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It is amazing to me that people chastise me for requiring definitions for words used in arguments.

This morning someone said the US has "slaughtered" many innocent civilians in Afghanistan, as if the statement were supposed to prove in itself that the US has done something wrong in its actions in Afghanistan, because obviously "slaughtering" is bad. Perhaps the US had done something wrong, but if this statement were to prove it, I needed to know what definition of "slaughter" he was using. He got on my case for "playing with the definitions of standard words".

Well, excuse me. You intended to prove something with a word, and I demanded you define your terms. If "slaughter" means merely "killing", then I want more information about how and why the killing is wrong. If it means "intentionally killing," then I want to see evidence of many innocent civilians being intentionally killed.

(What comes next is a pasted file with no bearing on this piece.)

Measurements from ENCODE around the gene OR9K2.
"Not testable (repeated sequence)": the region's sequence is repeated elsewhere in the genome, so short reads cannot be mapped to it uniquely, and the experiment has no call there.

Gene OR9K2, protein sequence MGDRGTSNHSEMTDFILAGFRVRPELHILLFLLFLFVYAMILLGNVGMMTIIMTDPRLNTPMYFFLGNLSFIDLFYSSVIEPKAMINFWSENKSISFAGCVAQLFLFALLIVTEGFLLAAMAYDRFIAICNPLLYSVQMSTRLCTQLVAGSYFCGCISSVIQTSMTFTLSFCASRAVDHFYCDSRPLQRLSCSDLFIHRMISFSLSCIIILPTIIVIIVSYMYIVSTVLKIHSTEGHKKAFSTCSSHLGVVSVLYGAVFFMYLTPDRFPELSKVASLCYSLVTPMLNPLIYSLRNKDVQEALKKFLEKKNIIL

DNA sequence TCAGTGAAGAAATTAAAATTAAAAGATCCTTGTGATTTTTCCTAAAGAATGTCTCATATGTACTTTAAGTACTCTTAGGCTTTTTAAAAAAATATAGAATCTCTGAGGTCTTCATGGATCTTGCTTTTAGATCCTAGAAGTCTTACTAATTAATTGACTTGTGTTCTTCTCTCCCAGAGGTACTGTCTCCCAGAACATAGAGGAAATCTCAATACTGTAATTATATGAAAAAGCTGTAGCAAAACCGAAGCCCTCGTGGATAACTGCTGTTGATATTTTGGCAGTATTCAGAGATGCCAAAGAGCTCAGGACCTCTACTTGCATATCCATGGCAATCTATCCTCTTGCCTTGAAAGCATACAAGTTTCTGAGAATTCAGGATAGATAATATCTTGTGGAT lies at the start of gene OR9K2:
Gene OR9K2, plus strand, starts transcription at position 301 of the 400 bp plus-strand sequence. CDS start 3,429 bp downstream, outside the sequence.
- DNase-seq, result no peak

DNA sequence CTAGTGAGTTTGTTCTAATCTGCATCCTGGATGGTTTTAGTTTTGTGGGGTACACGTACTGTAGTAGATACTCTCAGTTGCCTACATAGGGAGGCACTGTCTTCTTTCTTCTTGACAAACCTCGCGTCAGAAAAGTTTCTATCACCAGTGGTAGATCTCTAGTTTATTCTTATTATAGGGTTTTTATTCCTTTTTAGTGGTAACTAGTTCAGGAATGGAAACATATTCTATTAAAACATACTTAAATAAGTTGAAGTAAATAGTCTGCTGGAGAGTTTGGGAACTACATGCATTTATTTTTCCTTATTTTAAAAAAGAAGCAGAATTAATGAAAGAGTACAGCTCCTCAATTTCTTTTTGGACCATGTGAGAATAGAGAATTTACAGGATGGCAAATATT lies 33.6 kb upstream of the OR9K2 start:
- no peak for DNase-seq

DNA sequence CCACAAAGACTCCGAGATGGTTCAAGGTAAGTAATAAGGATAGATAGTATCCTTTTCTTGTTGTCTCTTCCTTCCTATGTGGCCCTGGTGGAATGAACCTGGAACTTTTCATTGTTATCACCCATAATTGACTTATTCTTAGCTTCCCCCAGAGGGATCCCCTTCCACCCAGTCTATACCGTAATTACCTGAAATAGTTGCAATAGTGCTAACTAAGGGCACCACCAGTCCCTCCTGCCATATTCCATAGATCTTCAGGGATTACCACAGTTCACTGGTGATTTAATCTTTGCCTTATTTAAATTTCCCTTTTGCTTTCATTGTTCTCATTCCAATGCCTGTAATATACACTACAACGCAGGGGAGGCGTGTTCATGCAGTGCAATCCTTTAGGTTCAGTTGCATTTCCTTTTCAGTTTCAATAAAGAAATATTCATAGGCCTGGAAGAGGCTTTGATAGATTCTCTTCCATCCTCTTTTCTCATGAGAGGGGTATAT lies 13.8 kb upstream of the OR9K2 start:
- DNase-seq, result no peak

I can't understand why anyone would ever have a problem with requiring that critical and unclear words in an argument be defined. To progress in an argument without ensuring everyone is using the same words in the same way is nonsense; it is not useful communication, it is different people saying different things and not understanding each other. To use a word and then not want people to know what you mean by it is nonsense; it is not useful communication, it is obfuscation.

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<pudge/*> (pronounced "PudgeGlob") is thousands of posts over many years by Pudge.

"It is the common fate of the indolent to see their rights become a prey to the active. The condition upon which God hath given liberty to man is eternal vigilance; which condition if he break, servitude is at once the consequence of his crime and the punishment of his guilt."

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